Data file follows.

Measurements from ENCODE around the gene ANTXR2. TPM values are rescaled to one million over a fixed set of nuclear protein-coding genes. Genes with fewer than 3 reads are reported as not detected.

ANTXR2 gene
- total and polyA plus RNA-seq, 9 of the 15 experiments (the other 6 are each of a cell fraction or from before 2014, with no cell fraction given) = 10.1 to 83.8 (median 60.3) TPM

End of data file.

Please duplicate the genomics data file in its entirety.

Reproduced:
Measurements from ENCODE around the gene ANTXR2. TPM values are rescaled to one million over a fixed set of nuclear protein-coding genes. Genes with fewer than 3 reads are reported as not detected.

ANTXR2 gene
- total and polyA plus RNA-seq, 9 of the 15 experiments (the other 6 are each of a cell fraction or from before 2014, with no cell fraction given) = 10.1 to 83.8 (median 60.3) TPM